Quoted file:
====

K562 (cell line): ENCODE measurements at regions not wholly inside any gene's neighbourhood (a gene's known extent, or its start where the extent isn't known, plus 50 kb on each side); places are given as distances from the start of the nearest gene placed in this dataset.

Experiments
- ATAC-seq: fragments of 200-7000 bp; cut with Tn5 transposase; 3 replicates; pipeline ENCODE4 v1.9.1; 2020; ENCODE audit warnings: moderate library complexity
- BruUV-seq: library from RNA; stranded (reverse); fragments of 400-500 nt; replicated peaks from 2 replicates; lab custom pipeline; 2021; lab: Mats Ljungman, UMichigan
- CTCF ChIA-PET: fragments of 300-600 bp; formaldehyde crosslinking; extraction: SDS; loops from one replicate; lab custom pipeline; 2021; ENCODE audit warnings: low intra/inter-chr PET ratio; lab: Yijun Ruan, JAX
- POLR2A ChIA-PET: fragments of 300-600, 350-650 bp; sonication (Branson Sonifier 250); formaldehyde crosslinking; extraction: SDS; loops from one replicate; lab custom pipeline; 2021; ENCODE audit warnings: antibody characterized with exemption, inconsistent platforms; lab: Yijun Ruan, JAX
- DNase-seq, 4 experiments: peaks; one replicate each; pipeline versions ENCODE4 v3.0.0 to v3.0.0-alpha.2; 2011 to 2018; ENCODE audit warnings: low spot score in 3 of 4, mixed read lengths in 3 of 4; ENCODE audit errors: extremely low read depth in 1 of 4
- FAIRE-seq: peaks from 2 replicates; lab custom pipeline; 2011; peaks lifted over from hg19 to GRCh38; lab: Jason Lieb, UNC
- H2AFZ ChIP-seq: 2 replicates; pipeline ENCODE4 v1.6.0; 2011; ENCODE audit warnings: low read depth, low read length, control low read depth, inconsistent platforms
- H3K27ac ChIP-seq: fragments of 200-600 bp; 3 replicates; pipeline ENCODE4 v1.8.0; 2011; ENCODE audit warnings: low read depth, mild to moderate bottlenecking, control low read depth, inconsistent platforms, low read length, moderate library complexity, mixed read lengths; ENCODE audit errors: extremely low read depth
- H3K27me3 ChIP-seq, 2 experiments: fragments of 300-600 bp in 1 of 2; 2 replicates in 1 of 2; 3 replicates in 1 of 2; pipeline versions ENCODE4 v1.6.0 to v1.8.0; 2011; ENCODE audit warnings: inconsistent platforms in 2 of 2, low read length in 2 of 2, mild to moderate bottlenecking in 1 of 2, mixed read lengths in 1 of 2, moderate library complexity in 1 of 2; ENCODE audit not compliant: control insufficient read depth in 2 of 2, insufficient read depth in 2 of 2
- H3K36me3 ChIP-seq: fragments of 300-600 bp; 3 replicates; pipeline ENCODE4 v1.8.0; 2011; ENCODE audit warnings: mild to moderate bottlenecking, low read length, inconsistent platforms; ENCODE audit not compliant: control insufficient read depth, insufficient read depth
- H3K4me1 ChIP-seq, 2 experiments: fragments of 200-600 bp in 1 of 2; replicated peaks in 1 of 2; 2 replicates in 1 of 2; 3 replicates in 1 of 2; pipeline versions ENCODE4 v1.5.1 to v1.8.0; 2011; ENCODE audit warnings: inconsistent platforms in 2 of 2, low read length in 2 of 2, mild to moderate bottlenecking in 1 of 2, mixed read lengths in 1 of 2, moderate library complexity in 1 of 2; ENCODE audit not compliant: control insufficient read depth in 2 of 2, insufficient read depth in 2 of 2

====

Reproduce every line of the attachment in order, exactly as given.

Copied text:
K562 (cell line): ENCODE measurements at regions not wholly inside any gene's neighbourhood (a gene's known extent, or its start where the extent isn't known, plus 50 kb on each side); places are given as distances from the start of the nearest gene placed in this dataset.

Experiments
- ATAC-seq: fragments of 200-7000 bp; cut with Tn5 transposase; 3 replicates; pipeline ENCODE4 v1.9.1; 2020; ENCODE audit warnings: moderate library complexity
- BruUV-seq: library from RNA; stranded (reverse); fragments of 400-500 nt; replicated peaks from 2 replicates; lab custom pipeline; 2021; lab: Mats Ljungman, UMichigan
- CTCF ChIA-PET: fragments of 300-600 bp; formaldehyde crosslinking; extraction: SDS; loops from one replicate; lab custom pipeline; 2021; ENCODE audit warnings: low intra/inter-chr PET ratio; lab: Yijun Ruan, JAX
- POLR2A ChIA-PET: fragments of 300-600, 350-650 bp; sonication (Branson Sonifier 250); formaldehyde crosslinking; extraction: SDS; loops from one replicate; lab custom pipeline; 2021; ENCODE audit warnings: antibody characterized with exemption, inconsistent platforms; lab: Yijun Ruan, JAX
- DNase-seq, 4 experiments: peaks; one replicate each; pipeline versions ENCODE4 v3.0.0 to v3.0.0-alpha.2; 2011 to 2018; ENCODE audit warnings: low spot score in 3 of 4, mixed read lengths in 3 of 4; ENCODE audit errors: extremely low read depth in 1 of 4
- FAIRE-seq: peaks from 2 replicates; lab custom pipeline; 2011; peaks lifted over from hg19 to GRCh38; lab: Jason Lieb, UNC
- H2AFZ ChIP-seq: 2 replicates; pipeline ENCODE4 v1.6.0; 2011; ENCODE audit warnings: low read depth, low read length, control low read depth, inconsistent platforms
- H3K27ac ChIP-seq: fragments of 200-600 bp; 3 replicates; pipeline ENCODE4 v1.8.0; 2011; ENCODE audit warnings: low read depth, mild to moderate bottlenecking, control low read depth, inconsistent platforms, low read length, moderate library complexity, mixed read lengths; ENCODE audit errors: extremely low read depth
- H3K27me3 ChIP-seq, 2 experiments: fragments of 300-600 bp in 1 of 2; 2 replicates in 1 of 2; 3 replicates in 1 of 2; pipeline versions ENCODE4 v1.6.0 to v1.8.0; 2011; ENCODE audit warnings: inconsistent platforms in 2 of 2, low read length in 2 of 2, mild to moderate bottlenecking in 1 of 2, mixed read lengths in 1 of 2, moderate library complexity in 1 of 2; ENCODE audit not compliant: control insufficient read depth in 2 of 2, insufficient read depth in 2 of 2
- H3K36me3 ChIP-seq: fragments of 300-600 bp; 3 replicates; pipeline ENCODE4 v1.8.0; 2011; ENCODE audit warnings: mild to moderate bottlenecking, low read length, inconsistent platforms; ENCODE audit not compliant: control insufficient read depth, insufficient read depth
- H3K4me1 ChIP-seq, 2 experiments: fragments of 200-600 bp in 1 of 2; replicated peaks in 1 of 2; 2 replicates in 1 of 2; 3 replicates in 1 of 2; pipeline versions ENCODE4 v1.5.1 to v1.8.0; 2011; ENCODE audit warnings: inconsistent platforms in 2 of 2, low read length in 2 of 2, mild to moderate bottlenecking in 1 of 2, mixed read lengths in 1 of 2, moderate library complexity in 1 of 2; ENCODE audit not compliant: control insufficient read depth in 2 of 2, insufficient read depth in 2 of 2